Professor Kathy Burleson 2014

Kathy Burleson

Senior Lecturer - Biology
Work space: St. Paul Main Campus > Drew Science Center > Drew Science Center DSC 308B

Kathy Burleson is a Senior Lecturer of Biology at Hamline University and an affiliate faculty of the Public Health program. She has published research in cancer biology and science pedagogy and is deeply interested in the intersection of science and society. Dr. Burleson advises in Hamline's pre-health professions program and is working on initiatives in the biology department to broaden diversity in science education. She is the recipient of the Anna Arnold Hedgeman Center Outstanding Faculty Award for her work on diversity, inclusion, and social justice and a recipient of the Spectrum Violet Award for her work as an LGBTQIA+ ally and support of LGBTQIA+ students in the classroom. In 2015, she received the John Wesley Trustee Award, and has also been awarded Outstanding Faculty by the Hamline College of Liberal Arts Alumni Board.

Beyond her interests in human biology, Dr. Burleson is actively involved in many programs on campus. She is a certified StepUp instructor who trains students in violence prevention strategies, has been a captain for Hamline’s Relay For Life teams, has directed the Women’s Resource Center, and is involved in numerous diversity initiatives across campus. She is the chair of the Diversity, Equity, and Inclusion Committee for the Human Anatomy and Physiology Society and has served as a reviewer and editor for the Journal of Microbiology and Biology Education. Dr. Burleson earned her BA in biochemistry from The College of St. Scholastica and her PhD in Molecular, Cellular, Developmental Biology and Genetics from the University of Minnesota.

Students who come to Dr. Burleson’s classes often profess, “I’m not a science person.” Her goal is to change these attitudes and make science accessible to all students. With her primary role at Hamline as a biology educator for non-majors, she strives to find ways to make the material relevant to their daily lives as well interesting enough to capture their attention. The labs she teaches are frequently hypothesis-driven, where students devise their own research questions or bring materials from home to test in their experiments. Since the labs are less “cookbook style,” she finds that students enjoy them more and learn practical information. Outside of class, she hosts extra-credit biology movie nights and encourages students to be involved in health-related activities (Relay For Life, fundraising for women’s health issues, Dine Out For Life) that are tied to the course content.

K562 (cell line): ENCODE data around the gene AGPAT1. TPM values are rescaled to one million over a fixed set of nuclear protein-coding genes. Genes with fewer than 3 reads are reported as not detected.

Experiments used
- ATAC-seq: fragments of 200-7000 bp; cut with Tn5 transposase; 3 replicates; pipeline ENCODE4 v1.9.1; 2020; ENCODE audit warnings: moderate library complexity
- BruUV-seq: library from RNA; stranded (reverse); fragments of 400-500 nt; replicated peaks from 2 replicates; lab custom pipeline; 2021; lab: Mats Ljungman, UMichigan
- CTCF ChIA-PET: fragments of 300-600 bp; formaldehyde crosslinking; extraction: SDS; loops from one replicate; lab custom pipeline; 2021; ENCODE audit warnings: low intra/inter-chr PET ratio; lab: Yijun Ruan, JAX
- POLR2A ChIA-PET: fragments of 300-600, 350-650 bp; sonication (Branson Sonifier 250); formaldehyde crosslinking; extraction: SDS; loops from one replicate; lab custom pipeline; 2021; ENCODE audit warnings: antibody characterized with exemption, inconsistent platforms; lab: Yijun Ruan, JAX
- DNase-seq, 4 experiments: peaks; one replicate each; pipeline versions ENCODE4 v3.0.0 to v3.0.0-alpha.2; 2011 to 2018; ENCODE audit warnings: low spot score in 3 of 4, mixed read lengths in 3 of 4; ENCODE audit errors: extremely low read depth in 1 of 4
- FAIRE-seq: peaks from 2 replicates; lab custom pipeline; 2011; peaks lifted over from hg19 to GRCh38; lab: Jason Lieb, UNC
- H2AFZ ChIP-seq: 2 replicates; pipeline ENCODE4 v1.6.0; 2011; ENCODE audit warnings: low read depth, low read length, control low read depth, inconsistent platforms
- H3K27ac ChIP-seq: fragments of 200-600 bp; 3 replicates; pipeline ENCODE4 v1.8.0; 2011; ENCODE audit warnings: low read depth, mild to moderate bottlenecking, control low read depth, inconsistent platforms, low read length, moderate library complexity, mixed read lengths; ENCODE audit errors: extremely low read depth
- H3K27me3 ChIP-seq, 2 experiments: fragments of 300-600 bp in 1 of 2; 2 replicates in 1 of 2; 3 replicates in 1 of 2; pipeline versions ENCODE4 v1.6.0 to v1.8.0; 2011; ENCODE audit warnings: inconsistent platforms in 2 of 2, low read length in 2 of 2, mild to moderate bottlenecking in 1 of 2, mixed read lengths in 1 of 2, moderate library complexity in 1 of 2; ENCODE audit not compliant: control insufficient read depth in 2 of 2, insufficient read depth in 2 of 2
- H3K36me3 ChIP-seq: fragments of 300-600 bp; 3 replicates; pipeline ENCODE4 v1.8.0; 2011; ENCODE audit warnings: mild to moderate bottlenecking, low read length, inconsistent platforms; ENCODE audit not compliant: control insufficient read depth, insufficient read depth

Biology majors can expect Professor Burleson’s courses to focus on health and disease in the human body. Her hands-on labs teach students research skills in the field, and student-led journal clubs allow them to develop their abilities reading and presenting primary literature. She also mentors students in career options, Biology-Exercise Science Seminar presentations, and works with students on diversity initiatives within the department.

“I believe that it is crucial for students to be able to make connections between science and other disciplines. Culture and society impact biology, with great effects on human health, and students must recognize the complexity of these interactions. My science courses provide spaces to discuss race and ethnicity, class, sex and gender, and other diverse issues that shape the human experience. If I’ve done my job, students leave my classes better equipped to read and understand science in the news, talk to their health care providers, vote on science issues, and act as critical consumers. And hopefully, they also leave thinking that science is fun!”
-Kathy Burleson

Burleson, K.M. and Martinez-Vaz, B.M. “Microbes in mascara: hypothesis-driven research in a nonmajor biology lab.”Journal of Microbiology and Biology Education; 12(2): 166-175, 2011.  

Burleson, K.M., Boente, M.P., Skubitz, A.P.N. “Disaggregation and invasion of ovarian carcinoma ascites spheroids." Journal of Translational Medicine; 4(6), 2006.   

Burleson, K.M., Hansen, L.K., Skubitz, A.P.N.  “Ovarian carcinoma spheroids disaggregate on type I collagen and invade live human mesothelial cell monolayers.”Clinical and Experimental Metastasis; 21(8): 685-697, 2004.  

Burleson, K.M., Casey, R.C., Skubitz, KM., Pambuccian, S.E., Oegema, T.R, Grindle, S.M., and Skubitz, A.P.N.  “Ovarian carcinoma ascites spheroids adhere to extracellular matrix components and mesothelial cell monolayers.”Gynecologic Oncology; 93(1): 170-181, 2004.  

Hibbs K, Skubitz KM, Pambuccian SE, Casey RC, Burleson KM, Oegema TR Jr, Thiele JJ, Grindle SM, Bliss RL, Skubitz AP. “Differential gene expression in ovarian carcinoma: identification of potential biomarkers.” American Journal of Pathology; 165(2): 97-414, 2004.   

Casey, R.C., Burleson, K.M., Skubitz, KM., Pambuccian, S.E., Oegema, T.R, and Skubitz, A.P.N.  “b1 Integrins Regulate the Formation and Adhesion of Ovarian Carcinoma Multicellular Spheroids”American Journal of Pathology; 159(6): 2071-2080, 2001.

Kathy Burleson CV